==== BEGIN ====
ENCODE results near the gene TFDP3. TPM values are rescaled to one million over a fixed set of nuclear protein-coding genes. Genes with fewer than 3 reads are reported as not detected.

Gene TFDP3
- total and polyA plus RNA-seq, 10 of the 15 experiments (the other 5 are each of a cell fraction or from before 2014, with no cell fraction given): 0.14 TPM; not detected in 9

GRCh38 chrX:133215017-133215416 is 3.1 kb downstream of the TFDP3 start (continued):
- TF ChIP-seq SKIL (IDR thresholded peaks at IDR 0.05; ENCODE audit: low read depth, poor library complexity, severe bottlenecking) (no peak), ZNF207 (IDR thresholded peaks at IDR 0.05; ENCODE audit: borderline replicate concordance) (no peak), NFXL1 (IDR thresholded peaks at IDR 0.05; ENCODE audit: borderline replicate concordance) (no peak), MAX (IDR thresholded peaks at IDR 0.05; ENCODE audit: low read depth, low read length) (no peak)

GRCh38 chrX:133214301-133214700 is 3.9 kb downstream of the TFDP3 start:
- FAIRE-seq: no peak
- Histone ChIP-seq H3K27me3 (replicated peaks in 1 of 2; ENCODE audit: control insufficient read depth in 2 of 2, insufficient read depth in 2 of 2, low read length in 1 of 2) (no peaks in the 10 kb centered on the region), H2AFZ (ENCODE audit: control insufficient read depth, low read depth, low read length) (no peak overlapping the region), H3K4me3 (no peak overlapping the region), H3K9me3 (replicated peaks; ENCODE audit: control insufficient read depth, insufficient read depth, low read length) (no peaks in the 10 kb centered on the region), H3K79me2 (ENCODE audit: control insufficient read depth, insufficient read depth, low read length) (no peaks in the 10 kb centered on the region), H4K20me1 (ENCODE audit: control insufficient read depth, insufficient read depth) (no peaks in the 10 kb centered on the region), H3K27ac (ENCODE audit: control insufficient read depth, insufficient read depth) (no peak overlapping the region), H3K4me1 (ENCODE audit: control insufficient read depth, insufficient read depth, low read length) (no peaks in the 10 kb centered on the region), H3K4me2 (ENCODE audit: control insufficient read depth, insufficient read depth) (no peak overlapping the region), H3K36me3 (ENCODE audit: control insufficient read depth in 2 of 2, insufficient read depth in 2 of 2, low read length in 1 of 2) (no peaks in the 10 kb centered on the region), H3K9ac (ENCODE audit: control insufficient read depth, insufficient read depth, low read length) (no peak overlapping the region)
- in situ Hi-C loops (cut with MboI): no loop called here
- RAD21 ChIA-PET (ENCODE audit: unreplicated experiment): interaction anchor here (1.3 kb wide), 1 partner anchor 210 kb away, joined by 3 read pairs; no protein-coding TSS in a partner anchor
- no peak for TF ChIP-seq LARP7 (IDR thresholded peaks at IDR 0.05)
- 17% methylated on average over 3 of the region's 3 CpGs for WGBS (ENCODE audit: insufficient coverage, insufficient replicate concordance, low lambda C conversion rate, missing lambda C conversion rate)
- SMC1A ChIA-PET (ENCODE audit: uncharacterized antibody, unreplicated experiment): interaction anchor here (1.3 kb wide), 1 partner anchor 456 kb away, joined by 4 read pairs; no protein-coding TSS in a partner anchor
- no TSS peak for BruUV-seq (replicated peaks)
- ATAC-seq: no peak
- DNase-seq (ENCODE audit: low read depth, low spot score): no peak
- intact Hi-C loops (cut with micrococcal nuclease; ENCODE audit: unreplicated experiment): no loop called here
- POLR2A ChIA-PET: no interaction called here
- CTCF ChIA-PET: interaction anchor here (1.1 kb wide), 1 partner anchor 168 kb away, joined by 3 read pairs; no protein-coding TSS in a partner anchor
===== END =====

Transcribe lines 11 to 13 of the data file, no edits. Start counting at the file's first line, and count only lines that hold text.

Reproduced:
- no peak for TF ChIP-seq LARP7 (IDR thresholded peaks at IDR 0.05)
- 17% methylated on average over 3 of the region's 3 CpGs for WGBS (ENCODE audit: insufficient coverage, insufficient replicate concordance, low lambda C conversion rate, missing lambda C conversion rate)
- SMC1A ChIA-PET (ENCODE audit: uncharacterized antibody, unreplicated experiment): interaction anchor here (1.3 kb wide), 1 partner anchor 456 kb away, joined by 4 read pairs; no protein-coding TSS in a partner anchor